economicmultipliers_35

Economic Multipliers (35)  
 
Do you know what these are?
They help CREATE wealth in systems.
Electric power cords are economic multipliers.  (Guess why.)
 
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I am a ‘casual carpenter.’  I occasionally use power tools.

When I do, I think about how nice it would be to have battery powered tools and never have to worry about extension cords.

Because I used the word ‘casual,’ I know that I should NOT buy most tools that are powered by batteries.  If I do, I MUST maintain the batteries properly if I want the tool to work the next time I want to use it.

If I don’t maintain a battery properly, the tool is technically ‘useless.’  If I have to replace batteries prematurely, all my projects will cost extra money and take extra time.

If I have to pay attention to batteries that I rarely use, that’s extra time and money too.

A ‘real’ carpenter who uses his (or her) tools daily would never think twice about the value of cordless tools:  They are invaluable if you routinely use them and battery maintenance is built into how you do your work and take care of your equipment.

Fortunately on the ‘technology’ side of things, if a battery runs out of power or goes bad, you can still ‘power up’ by plugging in a cord … Not so most often on the ‘tool’ side of things.

When you buy equipment on the ‘tool’ side, think closely about how often you’ll use it and how much time you’re willing to spend maintaining it.

A cordless screwdriver always looks good to me in ads but I still say to myself:  thank goodness they build corded variable speed power drills which (other than a bit of extra weight) are the perfect substitute (as long as you pick an appropriate speed … a bit of practice along with paying attention to someone who knows what they are doing helps a lot).  Also, thank goodness for long extension cords.  And, if there isn’t much to tighten or join, a hand screwdriver still works (amazing!).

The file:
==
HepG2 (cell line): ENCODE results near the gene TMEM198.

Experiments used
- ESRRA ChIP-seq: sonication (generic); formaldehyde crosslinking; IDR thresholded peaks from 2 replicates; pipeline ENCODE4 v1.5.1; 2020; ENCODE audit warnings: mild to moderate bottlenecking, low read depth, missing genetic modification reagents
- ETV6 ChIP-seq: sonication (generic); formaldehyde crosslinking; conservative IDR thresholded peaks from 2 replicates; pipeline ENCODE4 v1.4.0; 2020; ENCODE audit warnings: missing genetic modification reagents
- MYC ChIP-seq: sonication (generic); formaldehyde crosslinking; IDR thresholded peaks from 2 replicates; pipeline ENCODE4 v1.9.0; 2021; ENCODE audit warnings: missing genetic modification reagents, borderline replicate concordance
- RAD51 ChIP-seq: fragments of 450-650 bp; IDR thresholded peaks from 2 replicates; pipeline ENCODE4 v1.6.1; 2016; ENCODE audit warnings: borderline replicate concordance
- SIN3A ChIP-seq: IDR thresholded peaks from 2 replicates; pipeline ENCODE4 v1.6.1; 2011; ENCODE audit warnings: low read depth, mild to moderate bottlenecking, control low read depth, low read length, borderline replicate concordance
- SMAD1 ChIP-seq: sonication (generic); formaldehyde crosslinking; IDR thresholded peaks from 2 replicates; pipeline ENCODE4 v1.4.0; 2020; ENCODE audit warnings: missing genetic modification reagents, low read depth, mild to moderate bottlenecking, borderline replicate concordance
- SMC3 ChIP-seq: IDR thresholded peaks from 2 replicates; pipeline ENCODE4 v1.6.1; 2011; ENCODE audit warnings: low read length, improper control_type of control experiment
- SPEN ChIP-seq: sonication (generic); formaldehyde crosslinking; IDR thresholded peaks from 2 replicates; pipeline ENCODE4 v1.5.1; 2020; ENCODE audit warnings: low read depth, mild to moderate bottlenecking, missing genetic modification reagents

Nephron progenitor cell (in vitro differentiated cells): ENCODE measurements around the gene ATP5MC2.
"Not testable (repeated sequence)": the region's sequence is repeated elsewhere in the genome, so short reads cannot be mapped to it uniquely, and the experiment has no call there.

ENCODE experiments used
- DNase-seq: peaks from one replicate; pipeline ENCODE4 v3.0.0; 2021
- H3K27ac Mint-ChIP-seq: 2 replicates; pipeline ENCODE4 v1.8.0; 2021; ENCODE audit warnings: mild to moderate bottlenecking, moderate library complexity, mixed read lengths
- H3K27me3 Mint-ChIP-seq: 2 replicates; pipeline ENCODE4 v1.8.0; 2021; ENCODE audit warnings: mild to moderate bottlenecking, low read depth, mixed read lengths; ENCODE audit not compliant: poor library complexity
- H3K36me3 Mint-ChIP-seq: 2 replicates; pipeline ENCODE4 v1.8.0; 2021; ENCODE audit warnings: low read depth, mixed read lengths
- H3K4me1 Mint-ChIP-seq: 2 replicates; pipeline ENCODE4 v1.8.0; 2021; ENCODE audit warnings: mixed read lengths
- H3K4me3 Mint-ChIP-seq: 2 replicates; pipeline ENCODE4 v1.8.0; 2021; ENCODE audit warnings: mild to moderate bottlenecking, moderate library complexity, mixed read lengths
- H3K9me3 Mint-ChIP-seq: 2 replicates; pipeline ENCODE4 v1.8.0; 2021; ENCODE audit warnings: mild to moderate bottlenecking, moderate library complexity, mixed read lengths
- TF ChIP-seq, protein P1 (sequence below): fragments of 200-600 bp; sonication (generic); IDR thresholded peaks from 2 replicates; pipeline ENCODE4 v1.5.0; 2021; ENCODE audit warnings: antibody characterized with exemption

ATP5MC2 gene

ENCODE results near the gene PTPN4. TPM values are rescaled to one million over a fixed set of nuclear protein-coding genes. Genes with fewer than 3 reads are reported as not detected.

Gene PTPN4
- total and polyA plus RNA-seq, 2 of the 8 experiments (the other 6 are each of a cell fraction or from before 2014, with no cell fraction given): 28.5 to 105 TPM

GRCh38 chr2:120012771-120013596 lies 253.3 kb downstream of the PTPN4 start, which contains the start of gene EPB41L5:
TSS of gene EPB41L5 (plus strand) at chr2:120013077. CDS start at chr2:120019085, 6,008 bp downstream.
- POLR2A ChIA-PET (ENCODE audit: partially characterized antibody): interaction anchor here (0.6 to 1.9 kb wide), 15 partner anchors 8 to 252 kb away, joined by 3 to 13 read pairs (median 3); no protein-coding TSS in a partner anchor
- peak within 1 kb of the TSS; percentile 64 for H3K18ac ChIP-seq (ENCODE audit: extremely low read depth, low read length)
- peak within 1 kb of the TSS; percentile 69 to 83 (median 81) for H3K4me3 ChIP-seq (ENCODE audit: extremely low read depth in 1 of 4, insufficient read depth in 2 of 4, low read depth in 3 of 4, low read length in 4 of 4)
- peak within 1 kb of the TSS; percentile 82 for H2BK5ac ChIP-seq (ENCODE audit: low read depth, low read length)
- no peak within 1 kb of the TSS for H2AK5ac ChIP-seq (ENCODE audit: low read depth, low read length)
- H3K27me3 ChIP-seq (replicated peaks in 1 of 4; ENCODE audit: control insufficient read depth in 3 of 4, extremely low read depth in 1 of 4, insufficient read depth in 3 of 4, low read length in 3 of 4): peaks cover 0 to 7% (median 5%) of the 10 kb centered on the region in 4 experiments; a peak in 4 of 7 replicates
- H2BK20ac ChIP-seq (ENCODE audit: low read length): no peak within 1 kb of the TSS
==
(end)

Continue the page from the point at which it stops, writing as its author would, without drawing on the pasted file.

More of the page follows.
Now, sometimes people think that if you discourage a purchase (say, of cordless products), that will be bad for someone’s business.  I think in reverse.

If a person buys a tool that works well for them for a long period of time (based on how they use it), they will think highly of the company that manufactured the product.  If a product routinely prematurely fails (simply because the buyers are poor at maintenance), the company in the long run will lose sales.

Strong nations build and acquire tools that last for a long time.  They make sure that the ‘users’ know how to properly maintain them so those tools create ‘value’ for a long time (because those ‘tools’ ultimately build value for their nation).

Likewise, strong nations realize that the person who is the ‘least likely’ to properly dispose of a battery that should go to a hazardous waste or recycling facility versus a landfill (where it could contaminate soil and/or ground and surface water supplies) is the person who never took the time to learn how to properly maintain the batteries for their equipment in the first place.

Economic multiplication first and foremost is about learning how to ‘not have problems.’

Economic multiplication secondly is about learning how to maximize the value of everything you come into contact with:  tools, technology and even people.  (Since people create all these cool ‘things,’ I probably should have listed them first.)